Dealing With Natural Disasters: A New Model

November 07, 1997

A new model of public-private cooperation is beginning to address the staggering costs of natural disasters, which in recent years have averaged one billion dollars per week in the United States. Public Private Partnership 2000 (PPP 2000), a unique alliance of Federal, private-sector, and non-profit agencies, is redefining society's approach to handling earthquakes, floods, hurricanes, tornadoes, landslides, wildfires and other natural disasters.

"This is a historic occasion," said Harvey G. Ryland, president and chief executive officer of the Institute for Business and Home Safety (IBHS), welcoming approximately 100 invited guests to the first PPP 2000 forum. "From home builders to home buyers, inspectors to insurers, private citizens to public interest groups, researchers to regulators, PPP 2000 brings all stakeholders to the table to develop durable, long-term solutions to the spiraling toll of natural disasters."

The mid-September forum was the first in a series dedicated to exploring new approaches to reducing the economic, environmental, and human costs of natural disasters. The forum, Insurance Initiatives of the Private Sector, was cosponsored by the U.S. Subcommittee on Natural Disaster Reduction (SNDR) and IBHS.

More than 36 million people now live in counties vulnerable to hurricanes along the Gulf and Atlantic coasts. The total insured exposure is estimated at $3.15 trillion on those coasts alone. The projected cost of a repeat of the 1906 San Francisco earthquake is $105 billion in insured losses, 8,000 deaths, and 18,000 serious injuries. A repeat of one of the 1811-1812 earthquakes in the New Madrid zone could cause more than $100 billion in insured losses.

"The costs of dealing with disasters are simply too great for any one sector of society to handle," said Dr. William Hooke, chair of the SNDR. "We need to create effective partnerships among all the interested parties, each of whom brings significant knowledge and a unique perspective to the issue."

Over the next year, PPP 2000 will sponsor more than a dozen forums on topics such as the uncertainty of managing catastrophic risks (December 1997), cities and megacities at risk (January 1998), and reducing losses from floods (March 1998). "At each forum, our goal will be to develop specific strategies or actions to mitigate the effects of natural disasters," said Hooke. "For example, in discussions at the first forum, the participants proposed the creation of a ëdisaster impact statement,' analogous to the Environmental Impact Statement required for any significant public or private development/reconstruction activity."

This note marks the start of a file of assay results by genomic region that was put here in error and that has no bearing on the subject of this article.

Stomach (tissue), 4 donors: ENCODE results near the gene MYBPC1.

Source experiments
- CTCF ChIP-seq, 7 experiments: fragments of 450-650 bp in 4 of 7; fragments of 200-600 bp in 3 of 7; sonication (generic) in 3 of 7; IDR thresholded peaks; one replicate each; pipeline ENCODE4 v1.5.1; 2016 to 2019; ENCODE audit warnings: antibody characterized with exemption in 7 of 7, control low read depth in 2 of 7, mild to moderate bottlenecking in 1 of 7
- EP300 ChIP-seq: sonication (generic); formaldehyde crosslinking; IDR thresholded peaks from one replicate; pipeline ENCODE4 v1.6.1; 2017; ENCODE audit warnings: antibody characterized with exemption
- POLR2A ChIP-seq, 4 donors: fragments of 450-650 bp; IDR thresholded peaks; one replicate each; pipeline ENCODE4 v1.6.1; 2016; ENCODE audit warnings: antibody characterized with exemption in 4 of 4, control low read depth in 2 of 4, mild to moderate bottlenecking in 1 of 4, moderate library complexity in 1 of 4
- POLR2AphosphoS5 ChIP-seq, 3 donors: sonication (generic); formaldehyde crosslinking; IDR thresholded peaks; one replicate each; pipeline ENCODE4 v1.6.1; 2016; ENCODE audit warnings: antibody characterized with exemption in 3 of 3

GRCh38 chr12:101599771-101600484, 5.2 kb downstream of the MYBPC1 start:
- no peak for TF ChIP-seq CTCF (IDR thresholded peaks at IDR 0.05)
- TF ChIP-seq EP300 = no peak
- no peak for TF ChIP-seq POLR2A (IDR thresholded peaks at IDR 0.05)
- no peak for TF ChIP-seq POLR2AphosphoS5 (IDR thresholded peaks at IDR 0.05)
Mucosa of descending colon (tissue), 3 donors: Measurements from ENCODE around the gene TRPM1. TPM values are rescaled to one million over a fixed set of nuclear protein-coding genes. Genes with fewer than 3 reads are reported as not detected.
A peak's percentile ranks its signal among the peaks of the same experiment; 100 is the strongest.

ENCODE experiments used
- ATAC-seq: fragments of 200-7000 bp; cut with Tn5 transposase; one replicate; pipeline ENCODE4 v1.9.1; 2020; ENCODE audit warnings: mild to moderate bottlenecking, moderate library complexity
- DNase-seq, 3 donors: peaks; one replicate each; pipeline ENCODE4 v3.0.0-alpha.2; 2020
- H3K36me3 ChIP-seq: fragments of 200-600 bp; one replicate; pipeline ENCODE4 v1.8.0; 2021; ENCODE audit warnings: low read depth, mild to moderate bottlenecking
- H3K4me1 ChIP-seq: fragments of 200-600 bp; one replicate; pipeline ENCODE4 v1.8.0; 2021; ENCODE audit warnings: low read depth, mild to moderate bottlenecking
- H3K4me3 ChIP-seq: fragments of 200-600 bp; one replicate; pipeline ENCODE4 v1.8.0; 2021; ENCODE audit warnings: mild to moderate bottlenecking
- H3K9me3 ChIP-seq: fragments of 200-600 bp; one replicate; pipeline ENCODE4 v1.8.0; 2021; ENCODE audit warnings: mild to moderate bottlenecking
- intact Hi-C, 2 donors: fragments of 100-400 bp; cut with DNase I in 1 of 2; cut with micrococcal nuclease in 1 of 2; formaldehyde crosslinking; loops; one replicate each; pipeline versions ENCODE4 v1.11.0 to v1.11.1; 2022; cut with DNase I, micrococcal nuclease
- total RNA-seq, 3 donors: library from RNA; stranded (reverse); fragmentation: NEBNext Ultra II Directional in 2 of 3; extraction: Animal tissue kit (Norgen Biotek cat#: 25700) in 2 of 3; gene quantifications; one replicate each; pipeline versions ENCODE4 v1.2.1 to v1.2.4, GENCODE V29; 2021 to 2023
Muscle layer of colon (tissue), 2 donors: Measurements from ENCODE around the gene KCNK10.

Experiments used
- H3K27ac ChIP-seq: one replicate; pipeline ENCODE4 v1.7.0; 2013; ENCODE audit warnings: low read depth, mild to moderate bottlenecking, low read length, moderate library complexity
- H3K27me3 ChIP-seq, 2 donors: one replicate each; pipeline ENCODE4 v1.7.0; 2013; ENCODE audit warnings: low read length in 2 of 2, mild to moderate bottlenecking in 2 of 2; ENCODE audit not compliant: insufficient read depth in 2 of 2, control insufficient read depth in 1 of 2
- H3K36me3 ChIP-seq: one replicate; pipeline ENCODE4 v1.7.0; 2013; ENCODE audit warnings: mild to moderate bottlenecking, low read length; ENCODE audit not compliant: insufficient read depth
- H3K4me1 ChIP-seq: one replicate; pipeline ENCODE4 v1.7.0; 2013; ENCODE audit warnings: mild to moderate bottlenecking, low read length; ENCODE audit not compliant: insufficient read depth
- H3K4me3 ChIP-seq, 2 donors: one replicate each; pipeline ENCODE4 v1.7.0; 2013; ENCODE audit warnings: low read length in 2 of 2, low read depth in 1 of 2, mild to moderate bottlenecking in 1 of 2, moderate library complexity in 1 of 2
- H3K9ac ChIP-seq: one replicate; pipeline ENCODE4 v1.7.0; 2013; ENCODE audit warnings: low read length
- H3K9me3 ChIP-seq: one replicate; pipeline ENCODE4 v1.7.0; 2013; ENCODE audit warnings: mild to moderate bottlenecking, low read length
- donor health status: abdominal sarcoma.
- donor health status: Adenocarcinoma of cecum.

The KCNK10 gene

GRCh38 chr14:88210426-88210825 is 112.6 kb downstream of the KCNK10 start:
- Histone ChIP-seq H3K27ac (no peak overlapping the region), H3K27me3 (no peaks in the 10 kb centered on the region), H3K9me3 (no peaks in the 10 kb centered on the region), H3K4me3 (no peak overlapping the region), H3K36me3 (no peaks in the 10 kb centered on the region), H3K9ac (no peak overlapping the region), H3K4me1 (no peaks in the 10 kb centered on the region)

"Two other essential components for reducing the losses arising from natural disasters in the United States are sound applied research and a better knowledge of the natural hazards with which we live," said Ryland. "The creation of PPP 2000 reflects an awareness that neither government regulation nor market-based practices alone sufficiently protect the Nation and its citizens. A coordinated effort among all the stakeholders is needed to develop lasting solutions that enable people to live and prosper in an atmosphere of personal safety and financial security."

PPP 2000 is a cooperative endeavor of the 19 Federal agencies forming the Subcommittee on Natural Disaster Reduction (a subcommittee of the National Science and Technology Council's Committee on the Environment and Natural Resources), the Institute for Business and Home Safety (a property/casualty insurance organization dedicated to reducing deaths, injuries, property damage, economic losses, and human suffering caused by natural disasters), and more than 20 other private-sector organizations.

* * * PPP 2000 * * *

(Note to Editors: Copies of the Report on the first Forum are available from the USGS EarthFax fax-on-demand system at 703-648-4888; press 1, then press 2, then request document number 1800)

Contact: Kathleen Gohn (SNDR) 703/648-4732
Margaret L. Sheehan (IBHS) 617-722-0200, x. 214

US Geological Survey

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